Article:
Irish language schools and colleges all over the country, including An Rinn in County Waterford (above), are extremely concerned about recommended cuts to their service by the McCarthy Bord Snip Nua report.
According to those concerned, if the McCarthy recommended cuts to Irish language courses are implemented, it will have a devastating impact on what is a country-wide, multi-million-euro industry.  Sceil na bhFoglaimeoiri funds all the Bean an Tis and is acknowledged as being an essential part of the success of Irish summer colleges.
One Bean an Tí described the threat as ‘an awful wallop’ reminding the government that it was the only part-time employment that many women had during the summer months.  Describing the recommendation as short-sighted, the Bean an Tí pointed out that for every €1 given in grant aid to the country’s Gaeltachts, €10 was spent by those attending the courses.
Apart from the economic blow to Gaeltacht areas that would be suffered if the McCarthy recommendations were implemented, the Bean an Ti said a barrier would be erected to prevent young people improving their Irish and that would have a detrimental effect on the overall revival of the language and on results achieved in Junior and Leaving certificate examinations.

The cost of school books

Speaking of schools, there is a growing resentment throughout the country over the ever increasing burden that school books have become for already hard-pressed parents.
A number of commentators have compared the schoolbook situation to the ‘cynical commercial ploy’ adopted by Premiership football clubs in England that change their team strip every year.  Schoolbooks with their incredibly short shelf-life are an incredible money-spinner for the publishers who seem to be operating in a regulation free zone, say the critics.
In addition to the woes of many parents under financial pressure, the government has axed the schoolbook grant scheme which allowed school principals to distribute money to children who couldn’t afford to buy the required books and, last year, almost 300,000 children availed of the service.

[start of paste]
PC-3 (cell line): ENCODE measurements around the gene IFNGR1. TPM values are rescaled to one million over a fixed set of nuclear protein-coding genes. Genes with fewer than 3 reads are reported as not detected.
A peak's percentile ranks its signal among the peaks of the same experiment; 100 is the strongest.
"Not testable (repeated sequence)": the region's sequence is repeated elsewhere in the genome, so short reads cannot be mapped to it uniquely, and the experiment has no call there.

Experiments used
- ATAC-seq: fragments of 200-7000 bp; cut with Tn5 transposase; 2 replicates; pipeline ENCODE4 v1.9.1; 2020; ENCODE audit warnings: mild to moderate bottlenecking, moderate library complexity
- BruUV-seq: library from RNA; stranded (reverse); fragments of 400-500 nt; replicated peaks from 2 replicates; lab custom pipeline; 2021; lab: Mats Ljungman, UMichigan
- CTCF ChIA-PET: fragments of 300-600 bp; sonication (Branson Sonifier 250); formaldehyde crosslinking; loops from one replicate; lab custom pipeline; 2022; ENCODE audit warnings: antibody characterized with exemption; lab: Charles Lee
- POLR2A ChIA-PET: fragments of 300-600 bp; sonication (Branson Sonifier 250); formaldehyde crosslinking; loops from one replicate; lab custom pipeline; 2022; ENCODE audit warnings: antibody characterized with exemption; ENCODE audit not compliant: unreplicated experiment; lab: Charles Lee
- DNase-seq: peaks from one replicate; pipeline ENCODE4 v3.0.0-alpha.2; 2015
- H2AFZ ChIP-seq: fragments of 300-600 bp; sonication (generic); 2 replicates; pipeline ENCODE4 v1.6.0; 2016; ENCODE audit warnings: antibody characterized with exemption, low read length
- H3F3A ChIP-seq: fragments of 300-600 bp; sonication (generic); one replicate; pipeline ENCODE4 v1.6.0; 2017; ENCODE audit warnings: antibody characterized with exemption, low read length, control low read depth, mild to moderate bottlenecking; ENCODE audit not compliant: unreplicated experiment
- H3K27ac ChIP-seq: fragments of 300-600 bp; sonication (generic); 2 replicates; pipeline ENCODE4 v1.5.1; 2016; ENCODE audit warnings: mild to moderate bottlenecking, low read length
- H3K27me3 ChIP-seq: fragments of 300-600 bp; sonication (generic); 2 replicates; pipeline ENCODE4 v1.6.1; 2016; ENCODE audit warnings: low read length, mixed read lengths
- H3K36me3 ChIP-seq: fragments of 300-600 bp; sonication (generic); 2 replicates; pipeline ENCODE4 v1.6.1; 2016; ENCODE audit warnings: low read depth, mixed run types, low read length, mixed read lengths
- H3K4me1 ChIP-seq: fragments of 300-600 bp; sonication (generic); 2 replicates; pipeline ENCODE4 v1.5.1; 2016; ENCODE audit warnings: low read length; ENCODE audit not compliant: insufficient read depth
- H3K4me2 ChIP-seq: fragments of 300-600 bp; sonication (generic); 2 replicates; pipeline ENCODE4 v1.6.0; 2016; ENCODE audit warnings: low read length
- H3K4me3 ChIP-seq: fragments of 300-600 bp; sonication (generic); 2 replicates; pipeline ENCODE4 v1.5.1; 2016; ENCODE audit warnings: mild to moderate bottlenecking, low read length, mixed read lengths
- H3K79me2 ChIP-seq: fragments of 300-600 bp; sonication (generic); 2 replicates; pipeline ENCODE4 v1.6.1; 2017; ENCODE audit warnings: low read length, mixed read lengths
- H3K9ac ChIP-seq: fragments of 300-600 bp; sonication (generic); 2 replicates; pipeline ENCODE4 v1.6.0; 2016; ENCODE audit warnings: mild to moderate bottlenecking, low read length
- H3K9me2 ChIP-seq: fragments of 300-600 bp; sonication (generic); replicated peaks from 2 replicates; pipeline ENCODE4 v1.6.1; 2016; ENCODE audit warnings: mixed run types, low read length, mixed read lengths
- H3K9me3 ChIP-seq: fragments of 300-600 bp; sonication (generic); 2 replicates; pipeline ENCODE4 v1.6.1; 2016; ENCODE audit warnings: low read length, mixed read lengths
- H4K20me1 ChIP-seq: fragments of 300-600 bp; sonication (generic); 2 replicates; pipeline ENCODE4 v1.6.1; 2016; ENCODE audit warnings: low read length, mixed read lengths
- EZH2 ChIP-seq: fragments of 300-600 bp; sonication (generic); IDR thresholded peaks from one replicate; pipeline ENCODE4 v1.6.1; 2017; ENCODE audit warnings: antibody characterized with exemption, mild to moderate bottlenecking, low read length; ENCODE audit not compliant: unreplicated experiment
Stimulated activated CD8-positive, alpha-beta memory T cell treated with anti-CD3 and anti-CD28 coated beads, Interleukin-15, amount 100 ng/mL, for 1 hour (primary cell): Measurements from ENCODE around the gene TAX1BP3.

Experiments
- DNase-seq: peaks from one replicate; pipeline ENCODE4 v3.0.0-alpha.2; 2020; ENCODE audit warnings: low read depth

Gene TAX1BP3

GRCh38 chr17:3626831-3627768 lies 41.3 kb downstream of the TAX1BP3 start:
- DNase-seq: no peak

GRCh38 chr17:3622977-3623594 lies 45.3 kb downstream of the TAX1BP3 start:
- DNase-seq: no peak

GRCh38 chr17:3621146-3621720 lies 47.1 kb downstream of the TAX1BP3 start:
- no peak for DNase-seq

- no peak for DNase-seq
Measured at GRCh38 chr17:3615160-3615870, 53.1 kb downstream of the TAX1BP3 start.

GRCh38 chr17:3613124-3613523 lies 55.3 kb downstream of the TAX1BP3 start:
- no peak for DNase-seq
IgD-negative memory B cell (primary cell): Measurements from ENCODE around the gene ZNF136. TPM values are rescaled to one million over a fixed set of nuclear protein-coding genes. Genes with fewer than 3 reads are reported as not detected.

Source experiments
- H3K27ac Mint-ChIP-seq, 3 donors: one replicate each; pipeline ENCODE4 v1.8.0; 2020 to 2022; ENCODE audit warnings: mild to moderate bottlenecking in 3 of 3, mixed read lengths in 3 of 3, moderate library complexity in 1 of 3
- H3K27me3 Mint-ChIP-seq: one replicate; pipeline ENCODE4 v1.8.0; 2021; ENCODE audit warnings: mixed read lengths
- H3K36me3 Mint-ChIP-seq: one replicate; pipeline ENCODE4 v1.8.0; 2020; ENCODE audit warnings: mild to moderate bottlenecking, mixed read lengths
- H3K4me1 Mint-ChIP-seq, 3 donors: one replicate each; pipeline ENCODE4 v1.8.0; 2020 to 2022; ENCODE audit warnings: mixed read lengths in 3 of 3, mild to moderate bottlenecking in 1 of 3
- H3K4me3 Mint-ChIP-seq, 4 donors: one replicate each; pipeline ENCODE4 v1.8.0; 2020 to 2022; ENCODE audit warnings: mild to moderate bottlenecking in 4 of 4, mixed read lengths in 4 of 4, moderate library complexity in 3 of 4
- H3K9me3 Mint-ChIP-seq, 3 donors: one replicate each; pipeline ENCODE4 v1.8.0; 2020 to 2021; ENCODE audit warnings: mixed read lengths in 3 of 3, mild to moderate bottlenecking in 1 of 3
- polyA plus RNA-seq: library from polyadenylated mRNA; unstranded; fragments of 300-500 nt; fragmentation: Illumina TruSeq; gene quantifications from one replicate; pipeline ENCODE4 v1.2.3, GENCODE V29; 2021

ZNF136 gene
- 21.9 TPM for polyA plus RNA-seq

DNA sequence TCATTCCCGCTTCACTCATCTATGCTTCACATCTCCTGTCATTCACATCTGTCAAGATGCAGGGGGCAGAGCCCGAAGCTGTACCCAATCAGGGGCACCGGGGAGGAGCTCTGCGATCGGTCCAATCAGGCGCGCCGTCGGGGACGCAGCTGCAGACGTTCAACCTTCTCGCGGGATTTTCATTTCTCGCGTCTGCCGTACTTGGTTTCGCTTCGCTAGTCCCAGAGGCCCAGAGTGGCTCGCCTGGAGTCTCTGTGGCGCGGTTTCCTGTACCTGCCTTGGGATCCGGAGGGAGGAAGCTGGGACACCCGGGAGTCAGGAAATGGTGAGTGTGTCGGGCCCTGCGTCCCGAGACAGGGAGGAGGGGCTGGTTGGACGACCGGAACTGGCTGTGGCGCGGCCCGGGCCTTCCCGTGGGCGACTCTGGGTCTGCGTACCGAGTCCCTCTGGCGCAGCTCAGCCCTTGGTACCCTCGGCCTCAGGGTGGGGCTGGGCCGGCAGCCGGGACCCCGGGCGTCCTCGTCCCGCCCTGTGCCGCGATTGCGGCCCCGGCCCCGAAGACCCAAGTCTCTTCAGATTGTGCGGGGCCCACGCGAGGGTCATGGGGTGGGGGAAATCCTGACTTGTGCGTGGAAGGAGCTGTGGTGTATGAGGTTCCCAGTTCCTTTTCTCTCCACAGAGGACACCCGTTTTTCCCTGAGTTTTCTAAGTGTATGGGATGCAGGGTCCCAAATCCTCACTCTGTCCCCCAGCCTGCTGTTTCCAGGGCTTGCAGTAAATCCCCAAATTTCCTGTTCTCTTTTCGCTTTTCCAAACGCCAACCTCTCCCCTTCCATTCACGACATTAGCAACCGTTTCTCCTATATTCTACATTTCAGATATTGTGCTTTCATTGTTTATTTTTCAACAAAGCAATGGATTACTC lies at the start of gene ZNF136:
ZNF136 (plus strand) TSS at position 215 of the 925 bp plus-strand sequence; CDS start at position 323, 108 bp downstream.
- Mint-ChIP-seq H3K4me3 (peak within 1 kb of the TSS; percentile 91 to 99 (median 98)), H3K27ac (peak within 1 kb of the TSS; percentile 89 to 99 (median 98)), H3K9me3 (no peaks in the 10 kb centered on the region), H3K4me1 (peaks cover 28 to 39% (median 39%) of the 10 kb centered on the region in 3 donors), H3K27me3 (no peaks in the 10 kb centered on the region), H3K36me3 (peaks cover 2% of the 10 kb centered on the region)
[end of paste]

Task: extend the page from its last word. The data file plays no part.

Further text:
A comprehensive study into schoolbook prices by Fine Gael has revealed that, despite prices tumbling across the economy, some publishers have actually raised their prices by as much as 7 per cent this year.  Fine Gael has now called for the Competition Authority to get involved and for a National Schoolbook Rental Scheme to be set up.

A Senator bound for  greater things

This column was written before last Sunday’s All-Ireland senior hurling final took place so I don’t know who to congratulate and who to commiserate with.  But, either way, you will be pleased to learn that the Kilkenny based Senator, John Paul Phelan (pictured), has called upon the United Nations to add the game of hurling to a global list of cultural activities that need to be ‘safeguarded’.
I kid you not, folks, when I tell you that Senator Phelan has written to the UN Educational, Scientific and Cultural Organisation (Unesco) asking that, under its living heritage programme, the game of hurling be accorded the status of ‘cherished intangible asset’.  Already accorded such status is the polyphonic singing of the Aka tribe of pygmies in Central Africa, Sardinian pastoral songs and a mask-dance usually performed in the Eastern Bhutanese village of Drametse.  Oh yes, also included are the ‘human castle builders’ from Catalonia who perform at festivals all over Spain.